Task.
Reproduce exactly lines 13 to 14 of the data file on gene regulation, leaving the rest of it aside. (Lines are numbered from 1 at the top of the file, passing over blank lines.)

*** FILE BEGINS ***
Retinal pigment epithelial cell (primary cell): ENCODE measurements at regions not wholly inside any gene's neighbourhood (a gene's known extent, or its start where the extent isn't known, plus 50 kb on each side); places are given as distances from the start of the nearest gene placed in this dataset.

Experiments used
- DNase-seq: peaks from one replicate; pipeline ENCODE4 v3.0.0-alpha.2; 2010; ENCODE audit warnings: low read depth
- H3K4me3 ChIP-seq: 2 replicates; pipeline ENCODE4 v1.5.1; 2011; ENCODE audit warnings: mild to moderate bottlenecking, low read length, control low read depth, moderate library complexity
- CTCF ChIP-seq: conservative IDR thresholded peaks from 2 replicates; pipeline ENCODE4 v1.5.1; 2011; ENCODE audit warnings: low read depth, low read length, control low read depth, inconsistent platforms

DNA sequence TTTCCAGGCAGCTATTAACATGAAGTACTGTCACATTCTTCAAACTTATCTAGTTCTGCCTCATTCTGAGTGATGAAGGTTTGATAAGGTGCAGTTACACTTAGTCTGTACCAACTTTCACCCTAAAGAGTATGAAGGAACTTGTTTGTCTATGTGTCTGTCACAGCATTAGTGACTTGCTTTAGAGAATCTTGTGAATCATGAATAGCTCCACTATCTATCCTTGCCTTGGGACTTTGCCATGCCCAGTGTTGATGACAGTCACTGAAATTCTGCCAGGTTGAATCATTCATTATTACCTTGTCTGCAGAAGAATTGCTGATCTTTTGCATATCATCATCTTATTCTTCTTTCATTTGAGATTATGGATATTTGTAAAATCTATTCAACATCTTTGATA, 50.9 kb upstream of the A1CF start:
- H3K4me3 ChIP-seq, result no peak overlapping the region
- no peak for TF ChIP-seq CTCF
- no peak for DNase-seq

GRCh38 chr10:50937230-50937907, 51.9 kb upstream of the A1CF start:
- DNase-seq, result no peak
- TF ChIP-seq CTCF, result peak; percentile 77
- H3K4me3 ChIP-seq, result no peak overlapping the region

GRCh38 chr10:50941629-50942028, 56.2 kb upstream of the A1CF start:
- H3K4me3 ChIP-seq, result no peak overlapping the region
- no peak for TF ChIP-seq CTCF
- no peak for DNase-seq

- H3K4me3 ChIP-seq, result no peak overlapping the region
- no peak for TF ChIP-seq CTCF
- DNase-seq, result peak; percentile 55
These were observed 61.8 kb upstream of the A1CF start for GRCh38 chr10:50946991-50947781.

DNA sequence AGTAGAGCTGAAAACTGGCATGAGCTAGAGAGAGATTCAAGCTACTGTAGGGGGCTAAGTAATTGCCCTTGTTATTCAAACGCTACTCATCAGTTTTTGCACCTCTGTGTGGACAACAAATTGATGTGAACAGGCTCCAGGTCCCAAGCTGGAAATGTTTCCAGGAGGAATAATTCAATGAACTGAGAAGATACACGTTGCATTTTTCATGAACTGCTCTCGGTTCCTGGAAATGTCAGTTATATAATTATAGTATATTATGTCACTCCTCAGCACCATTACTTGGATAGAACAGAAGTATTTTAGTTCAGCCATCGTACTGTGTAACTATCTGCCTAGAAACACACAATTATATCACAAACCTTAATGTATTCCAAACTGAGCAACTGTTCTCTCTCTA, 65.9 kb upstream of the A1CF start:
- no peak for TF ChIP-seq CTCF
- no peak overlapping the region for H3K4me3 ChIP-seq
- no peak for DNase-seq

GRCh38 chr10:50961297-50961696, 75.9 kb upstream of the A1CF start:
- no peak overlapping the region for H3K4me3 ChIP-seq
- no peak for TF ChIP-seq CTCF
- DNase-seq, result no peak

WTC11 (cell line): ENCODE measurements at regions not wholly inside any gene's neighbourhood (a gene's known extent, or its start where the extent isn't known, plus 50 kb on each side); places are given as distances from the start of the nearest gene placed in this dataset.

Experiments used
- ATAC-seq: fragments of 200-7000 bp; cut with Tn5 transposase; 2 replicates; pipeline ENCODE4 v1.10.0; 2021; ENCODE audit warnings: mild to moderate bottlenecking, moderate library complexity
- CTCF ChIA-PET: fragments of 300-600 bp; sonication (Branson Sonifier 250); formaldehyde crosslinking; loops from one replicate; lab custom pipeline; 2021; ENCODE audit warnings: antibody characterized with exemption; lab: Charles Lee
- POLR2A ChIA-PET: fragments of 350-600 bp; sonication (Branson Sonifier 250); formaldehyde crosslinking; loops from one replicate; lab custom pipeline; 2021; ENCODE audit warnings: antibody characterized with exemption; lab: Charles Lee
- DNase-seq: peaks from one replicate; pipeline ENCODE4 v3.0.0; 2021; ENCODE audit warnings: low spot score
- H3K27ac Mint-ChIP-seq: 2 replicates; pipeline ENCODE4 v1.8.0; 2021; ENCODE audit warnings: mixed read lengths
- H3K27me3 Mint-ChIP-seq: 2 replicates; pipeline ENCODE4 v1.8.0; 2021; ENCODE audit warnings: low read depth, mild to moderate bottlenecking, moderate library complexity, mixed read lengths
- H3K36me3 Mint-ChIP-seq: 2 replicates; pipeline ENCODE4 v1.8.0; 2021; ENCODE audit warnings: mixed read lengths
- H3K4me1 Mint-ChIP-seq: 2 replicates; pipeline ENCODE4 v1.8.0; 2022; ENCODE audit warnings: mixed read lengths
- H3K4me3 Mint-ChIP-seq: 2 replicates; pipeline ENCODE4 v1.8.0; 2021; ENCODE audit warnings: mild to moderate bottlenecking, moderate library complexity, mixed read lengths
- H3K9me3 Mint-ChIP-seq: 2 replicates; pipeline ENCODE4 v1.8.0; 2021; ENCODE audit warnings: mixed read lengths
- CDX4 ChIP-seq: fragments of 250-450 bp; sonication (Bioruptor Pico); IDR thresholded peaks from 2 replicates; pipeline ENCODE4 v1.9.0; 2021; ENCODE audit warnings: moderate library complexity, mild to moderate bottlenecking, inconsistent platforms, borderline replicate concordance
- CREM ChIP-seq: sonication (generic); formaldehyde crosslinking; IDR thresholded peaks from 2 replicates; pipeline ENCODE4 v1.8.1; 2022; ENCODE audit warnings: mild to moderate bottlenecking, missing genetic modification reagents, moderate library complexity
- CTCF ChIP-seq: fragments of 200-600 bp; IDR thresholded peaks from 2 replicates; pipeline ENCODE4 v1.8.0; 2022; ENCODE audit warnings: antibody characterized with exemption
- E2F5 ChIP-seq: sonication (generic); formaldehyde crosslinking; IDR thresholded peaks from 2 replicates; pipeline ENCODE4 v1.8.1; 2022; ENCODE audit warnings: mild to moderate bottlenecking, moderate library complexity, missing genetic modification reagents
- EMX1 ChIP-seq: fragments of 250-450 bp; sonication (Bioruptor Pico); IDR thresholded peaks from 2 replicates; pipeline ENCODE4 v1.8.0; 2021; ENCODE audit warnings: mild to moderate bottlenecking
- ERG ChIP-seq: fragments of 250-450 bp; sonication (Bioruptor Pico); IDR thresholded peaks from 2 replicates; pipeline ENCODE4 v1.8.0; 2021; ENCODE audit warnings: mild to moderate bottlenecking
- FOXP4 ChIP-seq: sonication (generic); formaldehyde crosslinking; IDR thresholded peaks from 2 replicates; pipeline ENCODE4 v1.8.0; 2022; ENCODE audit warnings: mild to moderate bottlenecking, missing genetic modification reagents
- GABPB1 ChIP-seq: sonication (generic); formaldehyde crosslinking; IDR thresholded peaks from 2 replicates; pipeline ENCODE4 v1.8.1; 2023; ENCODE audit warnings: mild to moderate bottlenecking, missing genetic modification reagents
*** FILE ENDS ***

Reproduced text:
- H3K4me3 ChIP-seq, result no peak overlapping the region

GRCh38 chr10:50941629-50942028, 56.2 kb upstream of the A1CF start: